From a general perspective, Brazil’s commitment to environmental sustainability is widely considered commendable compared to other countries witnessing rapid growth. In contrast, the construction sector has continued to lag behind and has become under increased scrutiny for failure to adhere to the increasingly important global standards of environmental protection.
Brazil’s buildings themselves constitute 45 percent of national energy consumption and whilst some significant steps forward have been taken – such as the creation of the Brazilian Council for Sustainable Construction (Conselho Brasileiro de Construção Sustentável, CBCS) in 2007 – true sustainability remains a huge distance away.
The current consensus amongst thought leaders, researchers, academics and consultants is that the employment of increased sustainable practices could save the industry between 30 and 40 percent of the consumption of energy.
Below are some of the main issues facing the growth of Brazil’s environmentally efficient construction and building industry as well as the associated counter-reactive measures being implemented:
Timber: whilst it was recently reported that, as a result of Brazil’s post-recessionary growth, the level of illegal deforestation has began to increase slightly, a number of measures have been instilled to ensure that certain parts of the country of high ecological value (such as the Amazon and the Pantanal) cannot be logged in any way, shape or form.
Other stipulations include the requirement that the origination of wood used in the construction process is officially certified.
Waste: according to the Brazilian Institute of Geography and Statistics (Instituto Brasileiro de Geografia e Estatística, IBGE), based on current practices, from the waste created as a result of the construction of three buildings, there would be enough to create an entirely new one.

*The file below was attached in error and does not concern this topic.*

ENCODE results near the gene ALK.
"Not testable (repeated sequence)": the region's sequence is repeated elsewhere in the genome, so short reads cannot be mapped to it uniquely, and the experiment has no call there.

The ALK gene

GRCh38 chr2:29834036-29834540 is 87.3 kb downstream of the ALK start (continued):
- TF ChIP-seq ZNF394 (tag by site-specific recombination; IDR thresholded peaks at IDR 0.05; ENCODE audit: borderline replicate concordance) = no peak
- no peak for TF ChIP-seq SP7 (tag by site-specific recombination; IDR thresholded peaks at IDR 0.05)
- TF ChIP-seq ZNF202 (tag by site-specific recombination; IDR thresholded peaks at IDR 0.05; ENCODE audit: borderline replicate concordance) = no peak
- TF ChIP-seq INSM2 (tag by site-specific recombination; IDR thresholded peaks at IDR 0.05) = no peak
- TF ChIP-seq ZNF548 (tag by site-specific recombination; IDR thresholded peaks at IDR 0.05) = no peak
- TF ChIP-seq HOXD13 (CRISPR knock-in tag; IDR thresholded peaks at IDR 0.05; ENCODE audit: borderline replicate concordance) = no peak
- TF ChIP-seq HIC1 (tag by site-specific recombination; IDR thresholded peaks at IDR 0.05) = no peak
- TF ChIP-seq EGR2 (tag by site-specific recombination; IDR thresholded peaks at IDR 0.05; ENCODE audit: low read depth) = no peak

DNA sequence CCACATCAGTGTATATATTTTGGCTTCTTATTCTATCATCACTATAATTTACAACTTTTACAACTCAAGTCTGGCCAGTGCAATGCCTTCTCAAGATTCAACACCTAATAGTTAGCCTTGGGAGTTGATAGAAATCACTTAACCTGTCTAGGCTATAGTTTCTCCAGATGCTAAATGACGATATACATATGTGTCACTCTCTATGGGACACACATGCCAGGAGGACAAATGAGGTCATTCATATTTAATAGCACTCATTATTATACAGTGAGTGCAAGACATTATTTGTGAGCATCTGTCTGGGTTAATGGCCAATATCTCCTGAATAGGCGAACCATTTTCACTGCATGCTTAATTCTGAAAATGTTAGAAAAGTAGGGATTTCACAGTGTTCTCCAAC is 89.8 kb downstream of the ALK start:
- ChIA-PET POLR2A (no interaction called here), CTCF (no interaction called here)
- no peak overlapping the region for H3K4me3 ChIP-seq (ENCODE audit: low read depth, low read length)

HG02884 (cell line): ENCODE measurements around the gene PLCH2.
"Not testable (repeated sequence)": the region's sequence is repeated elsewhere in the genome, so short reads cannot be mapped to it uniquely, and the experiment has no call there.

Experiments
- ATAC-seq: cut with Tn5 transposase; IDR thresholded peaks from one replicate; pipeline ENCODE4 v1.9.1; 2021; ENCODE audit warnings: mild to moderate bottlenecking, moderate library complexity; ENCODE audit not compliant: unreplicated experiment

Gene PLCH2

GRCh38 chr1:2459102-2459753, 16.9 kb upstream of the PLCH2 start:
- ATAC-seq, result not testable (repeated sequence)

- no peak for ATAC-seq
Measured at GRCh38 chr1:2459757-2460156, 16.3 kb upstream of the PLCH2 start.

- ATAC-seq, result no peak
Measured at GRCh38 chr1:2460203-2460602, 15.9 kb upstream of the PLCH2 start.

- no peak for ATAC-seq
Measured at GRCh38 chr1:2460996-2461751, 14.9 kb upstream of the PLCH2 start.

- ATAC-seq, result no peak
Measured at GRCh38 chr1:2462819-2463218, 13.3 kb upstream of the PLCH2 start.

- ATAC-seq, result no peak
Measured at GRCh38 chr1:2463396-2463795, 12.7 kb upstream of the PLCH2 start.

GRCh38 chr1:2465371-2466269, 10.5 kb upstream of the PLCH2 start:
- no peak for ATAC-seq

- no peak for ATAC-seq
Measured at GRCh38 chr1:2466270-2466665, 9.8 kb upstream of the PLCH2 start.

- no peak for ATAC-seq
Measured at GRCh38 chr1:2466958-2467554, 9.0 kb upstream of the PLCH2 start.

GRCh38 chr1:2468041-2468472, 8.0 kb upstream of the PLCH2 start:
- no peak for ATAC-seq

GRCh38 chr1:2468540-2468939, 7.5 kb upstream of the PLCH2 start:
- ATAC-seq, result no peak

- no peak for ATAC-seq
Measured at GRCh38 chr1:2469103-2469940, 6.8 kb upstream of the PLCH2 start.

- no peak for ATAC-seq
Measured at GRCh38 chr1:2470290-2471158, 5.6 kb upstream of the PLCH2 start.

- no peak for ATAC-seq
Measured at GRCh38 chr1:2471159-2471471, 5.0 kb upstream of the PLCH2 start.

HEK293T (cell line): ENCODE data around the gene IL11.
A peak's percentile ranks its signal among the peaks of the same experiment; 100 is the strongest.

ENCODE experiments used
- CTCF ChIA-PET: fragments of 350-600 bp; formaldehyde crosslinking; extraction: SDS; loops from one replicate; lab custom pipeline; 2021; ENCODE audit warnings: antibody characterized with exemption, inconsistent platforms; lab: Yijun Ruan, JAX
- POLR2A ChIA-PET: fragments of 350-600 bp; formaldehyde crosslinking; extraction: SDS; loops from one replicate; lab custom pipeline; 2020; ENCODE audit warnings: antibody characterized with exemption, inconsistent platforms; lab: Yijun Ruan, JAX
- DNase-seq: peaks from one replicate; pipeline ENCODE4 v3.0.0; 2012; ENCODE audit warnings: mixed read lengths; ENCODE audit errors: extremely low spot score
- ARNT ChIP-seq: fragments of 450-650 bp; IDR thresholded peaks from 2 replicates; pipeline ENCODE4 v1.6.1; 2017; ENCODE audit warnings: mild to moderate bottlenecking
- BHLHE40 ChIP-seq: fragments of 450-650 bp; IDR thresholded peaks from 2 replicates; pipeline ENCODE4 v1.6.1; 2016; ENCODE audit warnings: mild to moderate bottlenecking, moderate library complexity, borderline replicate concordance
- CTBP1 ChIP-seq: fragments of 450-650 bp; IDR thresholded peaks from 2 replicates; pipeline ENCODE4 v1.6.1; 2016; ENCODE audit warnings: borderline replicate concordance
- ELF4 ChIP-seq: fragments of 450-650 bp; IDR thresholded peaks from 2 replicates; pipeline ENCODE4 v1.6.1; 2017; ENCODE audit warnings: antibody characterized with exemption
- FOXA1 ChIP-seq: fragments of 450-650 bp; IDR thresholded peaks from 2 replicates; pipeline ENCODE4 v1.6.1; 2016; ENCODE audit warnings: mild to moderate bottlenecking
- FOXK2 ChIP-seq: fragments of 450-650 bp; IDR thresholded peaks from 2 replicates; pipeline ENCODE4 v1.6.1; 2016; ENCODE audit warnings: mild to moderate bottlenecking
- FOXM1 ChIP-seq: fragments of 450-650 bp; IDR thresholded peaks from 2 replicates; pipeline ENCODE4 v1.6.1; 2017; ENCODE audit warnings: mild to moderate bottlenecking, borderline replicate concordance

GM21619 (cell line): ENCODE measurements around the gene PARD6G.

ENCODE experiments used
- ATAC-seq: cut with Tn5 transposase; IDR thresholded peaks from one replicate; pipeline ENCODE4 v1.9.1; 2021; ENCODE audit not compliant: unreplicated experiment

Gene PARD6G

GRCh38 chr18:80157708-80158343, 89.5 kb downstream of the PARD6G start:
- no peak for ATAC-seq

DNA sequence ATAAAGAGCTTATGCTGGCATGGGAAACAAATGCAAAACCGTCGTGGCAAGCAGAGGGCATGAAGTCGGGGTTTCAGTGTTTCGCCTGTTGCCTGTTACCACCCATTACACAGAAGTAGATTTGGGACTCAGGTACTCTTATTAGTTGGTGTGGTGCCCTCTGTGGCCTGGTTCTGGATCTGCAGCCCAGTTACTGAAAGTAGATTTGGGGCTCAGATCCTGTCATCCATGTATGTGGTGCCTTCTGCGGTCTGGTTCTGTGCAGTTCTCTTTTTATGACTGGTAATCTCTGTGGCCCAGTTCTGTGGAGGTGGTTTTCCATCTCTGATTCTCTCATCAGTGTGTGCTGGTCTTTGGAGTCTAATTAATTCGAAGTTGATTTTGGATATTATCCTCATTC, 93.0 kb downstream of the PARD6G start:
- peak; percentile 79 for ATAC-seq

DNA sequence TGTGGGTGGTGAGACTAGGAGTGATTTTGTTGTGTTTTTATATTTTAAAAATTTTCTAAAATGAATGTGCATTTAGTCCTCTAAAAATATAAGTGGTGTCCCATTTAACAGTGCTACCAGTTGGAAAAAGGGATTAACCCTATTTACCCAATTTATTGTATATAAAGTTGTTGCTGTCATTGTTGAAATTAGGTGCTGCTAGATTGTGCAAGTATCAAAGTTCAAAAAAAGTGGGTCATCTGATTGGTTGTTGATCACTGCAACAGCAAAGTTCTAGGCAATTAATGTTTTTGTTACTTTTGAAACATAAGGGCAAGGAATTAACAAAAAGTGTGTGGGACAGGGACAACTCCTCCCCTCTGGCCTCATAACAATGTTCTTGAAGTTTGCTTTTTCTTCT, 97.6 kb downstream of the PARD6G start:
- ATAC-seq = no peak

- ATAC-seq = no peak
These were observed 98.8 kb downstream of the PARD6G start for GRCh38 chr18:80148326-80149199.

In response to such alarming figures, President Lula recently sanctioned Law no 12.305/10 which establishes a national policy on waste disposal that materials either need to be effectively recycled or placed within proper storage facilities.
It is also worth pointing to the increased presence of organizations such as the Institute for the Development of Ecological Housing (Instituto para o Desenvolvimento da Habitação Ecológica, IDHEA) who have developed a product range from recycled waste from previous building projects such as bricks, tiles and plastics – these have all been tested and manufactured using the identical methodology as with construction material in the mainstream marketplace.
Education: much of the low construction standards across the country are attributed to the lack of understanding of effective techniques and practices. According to the department of engineering and architecture of the University of Campinas (São Paulo), the prominent and reputable training of professionals is mainly located in the Rio de Janeiro, São Paulo and Belo Horizonte states whose graduates, generally speaking, tend to remain in these areas to practice.
Despite this, there is a rising presence of established development companies – with teams of well-qualified professionals – relocating further afield than solely the south and central of the country (including Rossi, Gafisa and MRV who are taking advantage of the real estate growth opportunities that lie within such as the north of the country).
Organizations such as the CBCS and Pini also work to formulate industry-led literature, guidelines, software and other knowledge dissemination that is filtering through to act as a means of common conduct amongst industry professionals.
Water Use/Drainage: the wastage of water during the construction process is a common issue that is seen throughout projects throughout the country. Brazilian constructors are being encouraged to employ the use of equipment which saves the consumption of water (such as storage tanks and controlled discharge valves).